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Miller, L. (1980). Psychotherapy with Severely Deprived Children: Eileen. J. Child Psychother., 6(1):57-67.

(1980). Journal of Child Psychotherapy, 6(1):57-67

Psychotherapy with Severely Deprived Children: Eileen

Lisa Miller

My aim in this paper is to produce some evidence to support the contention that a child who has suffered a severe degree of maternal deprivation can make use of therapy. In doing this I have tried to describe what seems to me to be the kind of world this particular child inhabits as a result of her early deprivation, and to say something about the difficulties consequent on a deprived start to life — the difficulties for the child, and the difficulties for those in charge of her.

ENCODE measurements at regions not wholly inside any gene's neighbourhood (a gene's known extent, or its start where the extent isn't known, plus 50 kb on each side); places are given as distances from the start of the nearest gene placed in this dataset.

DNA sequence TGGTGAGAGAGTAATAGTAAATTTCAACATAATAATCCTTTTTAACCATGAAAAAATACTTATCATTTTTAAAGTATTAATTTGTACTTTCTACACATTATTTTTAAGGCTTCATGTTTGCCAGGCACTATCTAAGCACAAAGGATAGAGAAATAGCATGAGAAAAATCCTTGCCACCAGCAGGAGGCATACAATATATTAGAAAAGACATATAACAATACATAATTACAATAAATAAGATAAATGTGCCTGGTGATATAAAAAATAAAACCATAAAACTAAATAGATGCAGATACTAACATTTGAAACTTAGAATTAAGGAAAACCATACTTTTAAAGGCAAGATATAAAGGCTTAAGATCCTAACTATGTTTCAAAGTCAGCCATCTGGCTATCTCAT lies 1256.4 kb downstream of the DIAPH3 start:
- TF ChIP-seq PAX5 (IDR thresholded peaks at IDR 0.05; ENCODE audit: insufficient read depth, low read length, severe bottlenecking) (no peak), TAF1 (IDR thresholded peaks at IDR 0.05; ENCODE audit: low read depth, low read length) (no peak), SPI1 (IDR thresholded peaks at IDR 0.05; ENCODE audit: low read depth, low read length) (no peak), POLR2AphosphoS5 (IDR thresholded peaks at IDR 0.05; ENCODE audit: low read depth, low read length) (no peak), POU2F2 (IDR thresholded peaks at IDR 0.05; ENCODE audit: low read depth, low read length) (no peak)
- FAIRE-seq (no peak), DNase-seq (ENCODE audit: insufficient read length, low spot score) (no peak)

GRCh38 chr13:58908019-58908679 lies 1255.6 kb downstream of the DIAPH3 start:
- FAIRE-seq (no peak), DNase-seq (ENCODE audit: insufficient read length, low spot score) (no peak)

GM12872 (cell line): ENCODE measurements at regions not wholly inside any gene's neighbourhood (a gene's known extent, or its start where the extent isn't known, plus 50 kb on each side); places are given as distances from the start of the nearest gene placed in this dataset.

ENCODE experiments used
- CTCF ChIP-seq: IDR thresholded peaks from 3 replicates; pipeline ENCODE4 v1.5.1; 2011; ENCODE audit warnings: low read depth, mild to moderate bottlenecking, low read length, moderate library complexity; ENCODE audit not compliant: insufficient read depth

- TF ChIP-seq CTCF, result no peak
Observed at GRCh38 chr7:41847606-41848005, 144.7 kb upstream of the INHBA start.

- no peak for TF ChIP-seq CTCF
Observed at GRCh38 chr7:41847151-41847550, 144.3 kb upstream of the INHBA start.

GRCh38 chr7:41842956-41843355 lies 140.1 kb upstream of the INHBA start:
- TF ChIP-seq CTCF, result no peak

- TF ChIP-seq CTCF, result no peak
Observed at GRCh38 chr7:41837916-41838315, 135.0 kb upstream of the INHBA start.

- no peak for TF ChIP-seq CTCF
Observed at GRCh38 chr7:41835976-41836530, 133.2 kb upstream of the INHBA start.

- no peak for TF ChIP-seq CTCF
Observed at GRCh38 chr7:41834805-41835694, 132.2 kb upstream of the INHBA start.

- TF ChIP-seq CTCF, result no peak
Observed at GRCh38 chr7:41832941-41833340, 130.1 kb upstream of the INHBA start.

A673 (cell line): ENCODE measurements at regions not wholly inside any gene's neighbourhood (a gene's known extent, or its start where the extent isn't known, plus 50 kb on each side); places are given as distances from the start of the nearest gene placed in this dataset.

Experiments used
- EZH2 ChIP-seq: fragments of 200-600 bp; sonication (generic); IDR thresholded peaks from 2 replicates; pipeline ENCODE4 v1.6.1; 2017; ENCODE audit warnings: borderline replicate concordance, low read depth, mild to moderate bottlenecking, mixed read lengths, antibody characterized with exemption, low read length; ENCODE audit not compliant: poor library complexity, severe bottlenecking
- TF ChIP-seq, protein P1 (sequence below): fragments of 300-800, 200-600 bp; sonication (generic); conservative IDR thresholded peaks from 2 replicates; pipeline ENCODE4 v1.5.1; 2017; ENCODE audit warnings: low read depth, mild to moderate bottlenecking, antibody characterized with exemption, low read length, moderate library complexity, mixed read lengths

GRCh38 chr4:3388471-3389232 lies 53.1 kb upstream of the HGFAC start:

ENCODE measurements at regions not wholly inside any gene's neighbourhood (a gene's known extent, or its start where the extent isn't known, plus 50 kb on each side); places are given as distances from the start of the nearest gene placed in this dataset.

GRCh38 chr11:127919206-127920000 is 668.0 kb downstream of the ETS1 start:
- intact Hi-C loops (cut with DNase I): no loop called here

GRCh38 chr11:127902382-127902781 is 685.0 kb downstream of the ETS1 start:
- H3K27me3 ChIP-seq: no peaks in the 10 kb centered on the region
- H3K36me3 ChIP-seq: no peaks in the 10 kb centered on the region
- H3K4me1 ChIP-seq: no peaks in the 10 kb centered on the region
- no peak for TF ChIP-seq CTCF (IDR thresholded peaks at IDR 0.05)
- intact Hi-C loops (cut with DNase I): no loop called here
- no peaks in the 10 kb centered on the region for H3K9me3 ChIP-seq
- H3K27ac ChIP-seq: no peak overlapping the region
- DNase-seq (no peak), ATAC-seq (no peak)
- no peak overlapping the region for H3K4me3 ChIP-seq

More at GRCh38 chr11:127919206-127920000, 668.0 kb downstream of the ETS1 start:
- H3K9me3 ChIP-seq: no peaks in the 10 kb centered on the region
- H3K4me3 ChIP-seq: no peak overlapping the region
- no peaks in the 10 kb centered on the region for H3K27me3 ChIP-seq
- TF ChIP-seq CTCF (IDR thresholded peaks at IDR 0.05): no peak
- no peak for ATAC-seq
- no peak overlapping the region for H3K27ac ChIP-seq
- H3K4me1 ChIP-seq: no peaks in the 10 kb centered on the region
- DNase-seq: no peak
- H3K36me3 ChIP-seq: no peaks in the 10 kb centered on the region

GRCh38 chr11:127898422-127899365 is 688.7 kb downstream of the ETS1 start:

My patient, Eileen, with whom I began work in November 1975 when she was 14, underwent what is perhaps the plainest sort of early deprivation that we are likely to come across. There was no single individual care-taking person in her life: she was in the care of the local authority from birth. Her mother is reported to have been of sub-normal intelligence, and she has never had any contact with Eileen and her twin brother; their father has maintained a very desultory contact. Not only were the twins born to a life with no mother, but they were also premature by two months. This meant that they spent a long while in incubators. Presumably their survival was a matter of touch and go; and they remained weakly babies, ill and in hospital on and off for their first two years. I have deliberately avoided writing about Eileen's twin; I have been able to do this because the twins do not seem to have developed the kind of special relationship which the word ‘twins’ generally calls to mind.

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